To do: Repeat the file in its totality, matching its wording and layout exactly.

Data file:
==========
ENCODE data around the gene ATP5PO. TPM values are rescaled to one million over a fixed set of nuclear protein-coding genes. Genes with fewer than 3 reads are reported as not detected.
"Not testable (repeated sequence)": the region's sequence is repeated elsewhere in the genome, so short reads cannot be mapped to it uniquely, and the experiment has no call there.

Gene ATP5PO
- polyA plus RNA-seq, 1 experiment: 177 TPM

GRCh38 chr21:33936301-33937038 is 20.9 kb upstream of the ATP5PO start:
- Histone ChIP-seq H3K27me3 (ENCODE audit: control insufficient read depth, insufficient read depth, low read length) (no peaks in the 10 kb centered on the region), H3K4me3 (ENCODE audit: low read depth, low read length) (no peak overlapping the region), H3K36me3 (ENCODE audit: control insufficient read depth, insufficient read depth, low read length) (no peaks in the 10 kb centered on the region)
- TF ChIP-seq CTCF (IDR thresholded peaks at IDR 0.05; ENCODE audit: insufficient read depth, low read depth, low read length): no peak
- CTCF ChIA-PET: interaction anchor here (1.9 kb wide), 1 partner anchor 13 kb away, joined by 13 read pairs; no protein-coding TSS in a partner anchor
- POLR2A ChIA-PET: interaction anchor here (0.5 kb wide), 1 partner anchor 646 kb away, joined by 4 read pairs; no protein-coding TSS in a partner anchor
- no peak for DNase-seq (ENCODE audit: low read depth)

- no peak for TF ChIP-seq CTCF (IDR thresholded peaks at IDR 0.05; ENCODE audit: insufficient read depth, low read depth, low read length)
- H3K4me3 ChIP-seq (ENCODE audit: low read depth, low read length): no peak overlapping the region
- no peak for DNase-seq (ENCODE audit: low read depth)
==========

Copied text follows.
ENCODE data around the gene ATP5PO. TPM values are rescaled to one million over a fixed set of nuclear protein-coding genes. Genes with fewer than 3 reads are reported as not detected.
"Not testable (repeated sequence)": the region's sequence is repeated elsewhere in the genome, so short reads cannot be mapped to it uniquely, and the experiment has no call there.

Gene ATP5PO
- polyA plus RNA-seq, 1 experiment: 177 TPM

GRCh38 chr21:33936301-33937038 is 20.9 kb upstream of the ATP5PO start:
- Histone ChIP-seq H3K27me3 (ENCODE audit: control insufficient read depth, insufficient read depth, low read length) (no peaks in the 10 kb centered on the region), H3K4me3 (ENCODE audit: low read depth, low read length) (no peak overlapping the region), H3K36me3 (ENCODE audit: control insufficient read depth, insufficient read depth, low read length) (no peaks in the 10 kb centered on the region)
- TF ChIP-seq CTCF (IDR thresholded peaks at IDR 0.05; ENCODE audit: insufficient read depth, low read depth, low read length): no peak
- CTCF ChIA-PET: interaction anchor here (1.9 kb wide), 1 partner anchor 13 kb away, joined by 13 read pairs; no protein-coding TSS in a partner anchor
- POLR2A ChIA-PET: interaction anchor here (0.5 kb wide), 1 partner anchor 646 kb away, joined by 4 read pairs; no protein-coding TSS in a partner anchor
- no peak for DNase-seq (ENCODE audit: low read depth)

- no peak for TF ChIP-seq CTCF (IDR thresholded peaks at IDR 0.05; ENCODE audit: insufficient read depth, low read depth, low read length)
- H3K4me3 ChIP-seq (ENCODE audit: low read depth, low read length): no peak overlapping the region
- no peak for DNase-seq (ENCODE audit: low read depth)